The Kansas City Chiefs weren’t the only winner of Super Bowl LVII. The City of Phoenix and host of the 2023 matchup between the Chiefs and Philadelphia Eagles was also a winner, reaching its goal to become the greenest Super Bowl in history.
The city did it with the help of Arkansas-based Denali, a specialty waste and environmental services company, and its state-of-the-art depackaging machine. It separated packaging, wrappers, and other trash from leftover wings, barbecue pork, nachos, and other food waste, keeping the organic material out of landfills.
Ultimately, 92.6% of the waste from the Super Bowl was diverted from landfill—81 tons of trash—to qualify it as a zero-waste event under the EPA’s definition.
A Leader in Recycling Organic Waste
Denali, with facilities across the country including Phoenix, is one of the largest providers of organic waste recycling in the United States. Formed from predecessor companies in 2014, Denali’s co-founder Andy McNeill, a William Blair private wealth client, believes waste should not be wasted.
Denali collects all types of organic waste—food from grocery stores, restaurants, processing companies; biosolids from wastewater treatments; materials from lawn and garden stores—and turns it into fertilizer, feed, compost, and fuel.
Its WeCare division, for example, acquired in 2016, is among the nation’s largest manufacturers of compost, soils, and mulch made from recycled organic waste. Last year, Denali managed over 600,000 tons of food waste, working with Fortune 500 companies and state and local governments from California to New York.
“We want to strategically change what happens, with a mission to replenish the earth by repurposing waste,” says McNeill. “Sustainable has to mean that the solution we provide can happen tomorrow, the day after that and the day after that. It’s about making incremental progress, so we’re at least one step better than what we are doing today.”
There are multiple trends driving industries and governments to seek Denali’s services, McNeill says. Landfill scarcity is among the most significant. There are only about 1,200 landfills now available in the U.S., down about 35% over the last couple decades, according to EPA data. And they are filling up with many state and local governments reluctant to permit new landfills. Organic waste comprises about one-quarter of the material going into landfills every day.
Moreover, there is a growing sentiment among businesses, governments, and communities wanting to generate less trash. That trend is being reflected in states nationwide mandating organic waste be kept out of landfills. Large corporations also face new ESG requirements and will need specific sustainability data that Denali can capture and provide customers as they recycle waste.
Denali has expanded to meet those demands. Its workforce has doubled in the past couple years to 1,700 employees serving customers in 48 states and Puerto Rico. Revenue was nearly $800 million in 2022, up from $30 million in 2014 when McNeill founded the company.
Private equity firm TPG Growth invested in Denali in early 2020. Since then, Denali has made 13 acquisitions—including deals like Organix Recycling, the largest collector of supermarket food waste, and Imperial Western Products, a major West Coast biodiesel refiner.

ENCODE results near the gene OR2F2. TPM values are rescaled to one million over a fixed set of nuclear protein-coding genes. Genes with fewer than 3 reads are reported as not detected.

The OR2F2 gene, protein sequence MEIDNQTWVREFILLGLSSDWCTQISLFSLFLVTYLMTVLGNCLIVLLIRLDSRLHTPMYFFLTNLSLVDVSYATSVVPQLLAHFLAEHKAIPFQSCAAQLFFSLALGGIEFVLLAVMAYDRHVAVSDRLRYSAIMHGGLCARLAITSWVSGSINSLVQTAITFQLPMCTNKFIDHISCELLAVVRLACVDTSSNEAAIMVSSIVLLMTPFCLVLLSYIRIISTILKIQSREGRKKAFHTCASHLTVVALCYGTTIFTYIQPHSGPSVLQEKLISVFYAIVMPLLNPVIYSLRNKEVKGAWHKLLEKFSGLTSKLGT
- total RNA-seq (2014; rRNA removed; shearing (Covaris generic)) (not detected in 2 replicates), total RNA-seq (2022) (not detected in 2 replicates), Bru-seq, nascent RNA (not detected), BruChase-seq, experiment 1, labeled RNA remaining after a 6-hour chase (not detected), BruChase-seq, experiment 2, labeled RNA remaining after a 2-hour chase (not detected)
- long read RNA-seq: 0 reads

“Acquisitions are really important to us and will continue to be important,” McNeill says. “We’re living in an era of land grabs because we are running out of places to take waste. So in the future, instead of waste going to a landfill, it might be taken to a compost yard, a mulching yard, or a feed conversion yard.”
Denali likes to buy a company that might specialize in one type of waste conversion and then add three or four other recycling solutions to the site. A mulch yard may also be a good place to compost food waste. A location used to convert cooking oil into biodiesel may also be the right location to park and maintain Denali’s trucks. A land application site may also be a place to store and process material.
Sites that convert food waste and other organic materials into new products will increasingly replace landfills. In anticipation of this shift, Denali is acquiring “dots on a map” for communities to recycle their organic waste, says McNeill.
That approach also builds expertise across multiple niche markets—from providing biosolids management solutions for wastewater treatment plants to converting organic wastes into fertilizers for farmers, to turning food waste into a source of energy.
Earlier this year, McNeill transitioned from CEO to chairman of the board. Todd Mathes, who was hired as president and chief operations officer in 2021 after holding executive roles at other waste conversion companies, was named CEO.
“If we’re trying to get to the top, we’ve got to really work as a team.” McNeill says. “We have to make sure we have the right people in the right position. That’s what we’re doing.”
McNeill is going to focus on long-term goals, M&A activity, and strategic issues while Mathes will drive day-to-day operations.
In reflecting on where his company is headed, McNeill often references its namesake: Denali, the highest peak in North America. The dramatic Alaskan landscape and pristine wilderness that shape the mountain’s foundation are an inspiration, symbolizing what the company could achieve.
“I like to think that change is coming, somebody is going to be leading it and bringing new ideas to this industry. Why can’t it be us?”